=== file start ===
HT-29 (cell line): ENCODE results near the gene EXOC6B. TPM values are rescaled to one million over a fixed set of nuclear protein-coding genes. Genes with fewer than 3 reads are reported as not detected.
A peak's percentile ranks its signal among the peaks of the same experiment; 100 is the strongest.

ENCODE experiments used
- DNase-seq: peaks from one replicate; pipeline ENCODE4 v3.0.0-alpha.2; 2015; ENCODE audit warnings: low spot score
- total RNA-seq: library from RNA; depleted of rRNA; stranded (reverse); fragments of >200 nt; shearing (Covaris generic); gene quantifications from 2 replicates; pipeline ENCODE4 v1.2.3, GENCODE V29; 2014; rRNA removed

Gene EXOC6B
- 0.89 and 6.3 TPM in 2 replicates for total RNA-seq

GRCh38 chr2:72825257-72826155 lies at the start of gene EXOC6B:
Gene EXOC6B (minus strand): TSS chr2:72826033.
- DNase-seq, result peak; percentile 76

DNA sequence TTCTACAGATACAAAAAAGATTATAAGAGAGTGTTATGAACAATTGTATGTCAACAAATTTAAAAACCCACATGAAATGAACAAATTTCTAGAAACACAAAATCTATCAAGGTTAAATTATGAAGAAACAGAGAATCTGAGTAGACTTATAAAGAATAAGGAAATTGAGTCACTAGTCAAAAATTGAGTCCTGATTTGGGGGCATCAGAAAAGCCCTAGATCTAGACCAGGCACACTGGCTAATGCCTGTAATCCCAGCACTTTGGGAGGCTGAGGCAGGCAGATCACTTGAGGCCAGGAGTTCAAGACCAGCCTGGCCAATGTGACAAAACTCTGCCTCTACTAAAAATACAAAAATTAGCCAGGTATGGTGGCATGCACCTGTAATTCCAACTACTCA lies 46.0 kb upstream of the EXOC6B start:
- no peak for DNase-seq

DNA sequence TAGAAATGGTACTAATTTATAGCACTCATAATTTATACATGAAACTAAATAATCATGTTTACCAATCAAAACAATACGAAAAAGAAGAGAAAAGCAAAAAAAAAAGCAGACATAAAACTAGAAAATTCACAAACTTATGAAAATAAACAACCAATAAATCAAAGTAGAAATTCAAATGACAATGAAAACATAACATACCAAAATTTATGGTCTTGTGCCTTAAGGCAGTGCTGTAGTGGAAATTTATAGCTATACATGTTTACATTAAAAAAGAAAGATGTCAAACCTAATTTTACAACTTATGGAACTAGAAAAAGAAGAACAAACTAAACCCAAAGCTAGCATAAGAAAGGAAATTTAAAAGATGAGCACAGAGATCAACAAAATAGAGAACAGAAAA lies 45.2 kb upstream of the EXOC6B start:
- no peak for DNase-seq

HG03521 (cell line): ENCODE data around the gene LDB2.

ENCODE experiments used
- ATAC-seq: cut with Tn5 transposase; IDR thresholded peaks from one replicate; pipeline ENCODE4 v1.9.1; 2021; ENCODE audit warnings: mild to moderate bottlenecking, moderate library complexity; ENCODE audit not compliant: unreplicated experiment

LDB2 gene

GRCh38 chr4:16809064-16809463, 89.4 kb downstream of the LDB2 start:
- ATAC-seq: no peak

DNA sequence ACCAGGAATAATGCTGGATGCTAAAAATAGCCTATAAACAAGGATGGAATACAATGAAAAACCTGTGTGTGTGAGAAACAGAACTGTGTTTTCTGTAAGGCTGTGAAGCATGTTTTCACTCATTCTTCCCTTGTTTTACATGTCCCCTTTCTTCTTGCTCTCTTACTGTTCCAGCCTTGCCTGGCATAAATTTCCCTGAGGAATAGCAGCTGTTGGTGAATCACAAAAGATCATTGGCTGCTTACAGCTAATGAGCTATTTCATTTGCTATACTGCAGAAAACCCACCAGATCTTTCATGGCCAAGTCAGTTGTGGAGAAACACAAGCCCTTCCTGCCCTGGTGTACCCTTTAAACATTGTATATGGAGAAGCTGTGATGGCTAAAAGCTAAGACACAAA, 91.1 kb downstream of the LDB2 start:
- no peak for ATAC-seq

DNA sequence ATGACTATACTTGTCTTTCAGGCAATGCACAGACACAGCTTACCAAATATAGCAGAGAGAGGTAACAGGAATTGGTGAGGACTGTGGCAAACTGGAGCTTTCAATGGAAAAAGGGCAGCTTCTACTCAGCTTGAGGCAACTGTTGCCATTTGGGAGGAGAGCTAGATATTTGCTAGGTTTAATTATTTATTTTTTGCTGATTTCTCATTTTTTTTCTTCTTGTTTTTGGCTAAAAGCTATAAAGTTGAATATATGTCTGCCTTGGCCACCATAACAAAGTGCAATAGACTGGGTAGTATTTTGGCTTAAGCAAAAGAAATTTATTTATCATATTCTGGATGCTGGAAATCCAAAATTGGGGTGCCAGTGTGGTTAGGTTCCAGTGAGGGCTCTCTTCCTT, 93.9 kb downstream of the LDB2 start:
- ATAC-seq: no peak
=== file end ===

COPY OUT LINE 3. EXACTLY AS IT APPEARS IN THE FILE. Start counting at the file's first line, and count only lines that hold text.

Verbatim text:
ENCODE experiments used